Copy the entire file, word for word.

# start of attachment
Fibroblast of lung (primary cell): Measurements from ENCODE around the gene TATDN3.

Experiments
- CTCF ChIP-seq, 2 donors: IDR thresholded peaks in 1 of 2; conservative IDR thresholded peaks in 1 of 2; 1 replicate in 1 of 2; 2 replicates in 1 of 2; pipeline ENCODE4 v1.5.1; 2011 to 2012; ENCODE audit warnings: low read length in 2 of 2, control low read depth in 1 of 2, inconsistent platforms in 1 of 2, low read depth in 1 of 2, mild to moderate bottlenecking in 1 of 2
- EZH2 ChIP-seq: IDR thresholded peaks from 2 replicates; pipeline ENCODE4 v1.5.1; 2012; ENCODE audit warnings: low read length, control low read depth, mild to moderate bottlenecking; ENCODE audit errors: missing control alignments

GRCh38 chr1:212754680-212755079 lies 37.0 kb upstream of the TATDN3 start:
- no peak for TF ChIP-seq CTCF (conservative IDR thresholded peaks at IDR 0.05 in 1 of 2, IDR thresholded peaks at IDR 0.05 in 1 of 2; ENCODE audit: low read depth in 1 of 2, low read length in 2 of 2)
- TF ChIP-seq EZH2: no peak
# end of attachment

Fibroblast of lung (primary cell): Measurements from ENCODE around the gene TATDN3.

Experiments
- CTCF ChIP-seq, 2 donors: IDR thresholded peaks in 1 of 2; conservative IDR thresholded peaks in 1 of 2; 1 replicate in 1 of 2; 2 replicates in 1 of 2; pipeline ENCODE4 v1.5.1; 2011 to 2012; ENCODE audit warnings: low read length in 2 of 2, control low read depth in 1 of 2, inconsistent platforms in 1 of 2, low read depth in 1 of 2, mild to moderate bottlenecking in 1 of 2
- EZH2 ChIP-seq: IDR thresholded peaks from 2 replicates; pipeline ENCODE4 v1.5.1; 2012; ENCODE audit warnings: low read length, control low read depth, mild to moderate bottlenecking; ENCODE audit errors: missing control alignments

GRCh38 chr1:212754680-212755079 lies 37.0 kb upstream of the TATDN3 start:
- no peak for TF ChIP-seq CTCF (conservative IDR thresholded peaks at IDR 0.05 in 1 of 2, IDR thresholded peaks at IDR 0.05 in 1 of 2; ENCODE audit: low read depth in 1 of 2, low read length in 2 of 2)
- TF ChIP-seq EZH2: no peak